In an opinion piece published by Project Syndicate and subsequently reproduced on various news agencies such as Livemint and Arab News on 29 December, Singapore’s Senior Minister Tharman Shanmugaratnam called for states and people to come together to rebuild the political centre.
In his article titled “Rebuilding the political centre” that was adapted from Mr Shanmugaratnam’s keynote speech at the 10th anniversary conference of the Institute for Government in the UK.
Mr Shanmugaratnam said that the mass protests we’ve seen happen around the world this past year “were not bolts from the blue”. Rather, he says that trust in government and markets have faded in many countries, compounded by a sense of “us versus them”.
Mr Shanmugaratnam notes that while globalisation and new technologies have certainly contributed to these, they are not at the core of the issue. What matters, he says, is policy response and whether governments, businesses and unions take responsibility for addressing the difficulties.
The problem as Mr Shanmugaratnam identified, is that the loss of trust and solidarity is “fragmenting politics” and undermining democratic institutions’ capacity to effectively respond, thus weakening its ability to secure global growth, avert crisis and ensure sustainable growth through cooperation.
The senior minister suggests that a step forward is to rebuild confidence in the broad centre of politics, which requires a broader social ambition.
“We need more committed and sustained investment in the social foundations of broad-based prosperity if we are to restore optimism in the future,” wrote Mr Shanmugaratnam, adding that these foundations are in “disrepair” in most of the advanced world and “woefully inadequate” in developing countries.
He suggests that people have to be given a better chance early in life and even second and third chances later. Through politics, schools, neighbourhoods and employment, Mr Shanmugaratnam calls for development in the sense of affinity among people of different social and ethnic backgrounds, noting that this is critical to reducing the appeal of the populist right.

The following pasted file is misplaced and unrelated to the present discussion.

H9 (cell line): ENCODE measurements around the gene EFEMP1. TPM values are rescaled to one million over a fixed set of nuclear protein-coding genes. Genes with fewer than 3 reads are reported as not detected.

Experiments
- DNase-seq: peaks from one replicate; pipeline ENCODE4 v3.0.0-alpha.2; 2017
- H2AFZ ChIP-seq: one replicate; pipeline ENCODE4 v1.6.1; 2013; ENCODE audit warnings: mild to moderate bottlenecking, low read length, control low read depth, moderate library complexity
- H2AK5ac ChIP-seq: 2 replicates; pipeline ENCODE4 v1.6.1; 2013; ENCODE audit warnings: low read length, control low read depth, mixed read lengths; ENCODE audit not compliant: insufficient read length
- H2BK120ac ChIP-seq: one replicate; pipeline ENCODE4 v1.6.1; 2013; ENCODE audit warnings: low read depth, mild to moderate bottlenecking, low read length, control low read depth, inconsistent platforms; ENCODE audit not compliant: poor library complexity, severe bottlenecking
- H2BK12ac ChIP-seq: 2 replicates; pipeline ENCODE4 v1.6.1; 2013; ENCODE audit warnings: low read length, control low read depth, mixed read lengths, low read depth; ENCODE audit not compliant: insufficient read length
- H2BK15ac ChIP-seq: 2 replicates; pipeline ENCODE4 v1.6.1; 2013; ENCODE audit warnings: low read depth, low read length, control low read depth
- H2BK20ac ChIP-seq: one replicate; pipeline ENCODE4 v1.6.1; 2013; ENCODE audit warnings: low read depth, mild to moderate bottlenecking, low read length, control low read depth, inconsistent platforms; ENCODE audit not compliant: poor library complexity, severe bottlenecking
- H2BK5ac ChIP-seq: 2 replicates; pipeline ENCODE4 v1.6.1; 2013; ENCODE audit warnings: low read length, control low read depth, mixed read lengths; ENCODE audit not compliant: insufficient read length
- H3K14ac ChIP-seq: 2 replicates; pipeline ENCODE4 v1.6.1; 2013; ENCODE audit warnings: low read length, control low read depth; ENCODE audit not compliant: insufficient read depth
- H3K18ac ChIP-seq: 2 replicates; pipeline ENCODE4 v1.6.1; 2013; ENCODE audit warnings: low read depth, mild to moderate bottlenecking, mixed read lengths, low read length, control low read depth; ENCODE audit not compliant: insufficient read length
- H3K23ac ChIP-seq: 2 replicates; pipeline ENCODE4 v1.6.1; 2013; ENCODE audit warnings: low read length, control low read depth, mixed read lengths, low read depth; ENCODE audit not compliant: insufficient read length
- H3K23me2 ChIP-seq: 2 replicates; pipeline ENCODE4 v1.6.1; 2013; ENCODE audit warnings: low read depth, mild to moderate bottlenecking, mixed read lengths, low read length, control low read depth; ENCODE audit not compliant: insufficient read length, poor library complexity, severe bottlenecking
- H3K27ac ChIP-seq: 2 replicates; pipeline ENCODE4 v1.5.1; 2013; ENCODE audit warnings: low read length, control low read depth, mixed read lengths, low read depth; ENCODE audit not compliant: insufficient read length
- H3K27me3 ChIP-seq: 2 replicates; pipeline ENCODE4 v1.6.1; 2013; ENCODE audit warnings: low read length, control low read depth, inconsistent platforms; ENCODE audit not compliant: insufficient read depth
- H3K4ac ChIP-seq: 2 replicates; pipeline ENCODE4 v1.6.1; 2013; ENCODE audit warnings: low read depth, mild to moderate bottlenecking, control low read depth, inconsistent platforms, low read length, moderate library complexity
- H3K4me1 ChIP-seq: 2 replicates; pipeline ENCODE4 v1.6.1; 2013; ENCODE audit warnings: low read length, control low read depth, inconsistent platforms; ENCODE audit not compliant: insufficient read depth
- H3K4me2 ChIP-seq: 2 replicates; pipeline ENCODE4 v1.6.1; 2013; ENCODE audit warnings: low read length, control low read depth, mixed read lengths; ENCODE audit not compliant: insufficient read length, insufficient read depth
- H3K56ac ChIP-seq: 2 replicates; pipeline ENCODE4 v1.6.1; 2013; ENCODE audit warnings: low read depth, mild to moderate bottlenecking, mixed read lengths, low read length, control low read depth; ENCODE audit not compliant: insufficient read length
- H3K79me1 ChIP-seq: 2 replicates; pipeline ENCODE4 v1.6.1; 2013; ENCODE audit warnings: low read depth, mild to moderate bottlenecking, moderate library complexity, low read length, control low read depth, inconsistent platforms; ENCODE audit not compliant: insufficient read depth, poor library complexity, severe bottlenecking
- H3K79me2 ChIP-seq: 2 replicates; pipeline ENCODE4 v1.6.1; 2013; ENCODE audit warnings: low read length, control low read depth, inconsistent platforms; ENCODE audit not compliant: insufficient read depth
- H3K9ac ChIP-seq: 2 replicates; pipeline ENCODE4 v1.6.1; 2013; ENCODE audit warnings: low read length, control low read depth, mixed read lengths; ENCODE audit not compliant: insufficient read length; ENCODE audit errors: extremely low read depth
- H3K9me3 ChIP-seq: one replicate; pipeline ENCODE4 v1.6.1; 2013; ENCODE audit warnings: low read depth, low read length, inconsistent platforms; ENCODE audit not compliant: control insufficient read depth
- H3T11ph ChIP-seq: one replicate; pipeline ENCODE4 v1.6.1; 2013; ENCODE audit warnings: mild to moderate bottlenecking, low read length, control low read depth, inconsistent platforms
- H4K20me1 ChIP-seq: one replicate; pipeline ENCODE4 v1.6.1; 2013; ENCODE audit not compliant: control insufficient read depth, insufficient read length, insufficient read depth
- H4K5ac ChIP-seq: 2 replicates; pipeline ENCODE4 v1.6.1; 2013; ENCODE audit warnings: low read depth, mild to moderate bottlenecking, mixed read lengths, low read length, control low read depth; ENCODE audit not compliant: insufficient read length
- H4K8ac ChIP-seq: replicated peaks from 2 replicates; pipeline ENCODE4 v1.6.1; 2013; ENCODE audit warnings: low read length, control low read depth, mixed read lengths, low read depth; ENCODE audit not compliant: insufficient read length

Addressing social mobility and inequality is key
“Reversing the prolonged trend of weak productivity growth and restoring economic dynamism is thus a necessary first step,” asserted Mr Shanmugaratnam. However, he cautioned that governing from the centre requires intervention up stream to redress sources of inequality.
“We must close the gaps in maternal health and early childhood development to avoid lifelong disadvantages. We must upskill workers and match them to new tasks while they are on the job, rather than waiting for them to be displaced by new labour-saving technologies. And we must redress the problem of increasingly segregated neighbourhoods, which have created growing social distances between people and shaped different aspirations.”
Mr Shanmugaratnam admits that none of that is easy. However, he suggests that it is far more difficult to tackle larger issues that will form downstream. He goes on to argue that this is not something that can be left to the market which “on its own tends to amplify initial disadvantages and advantages”, says the minister.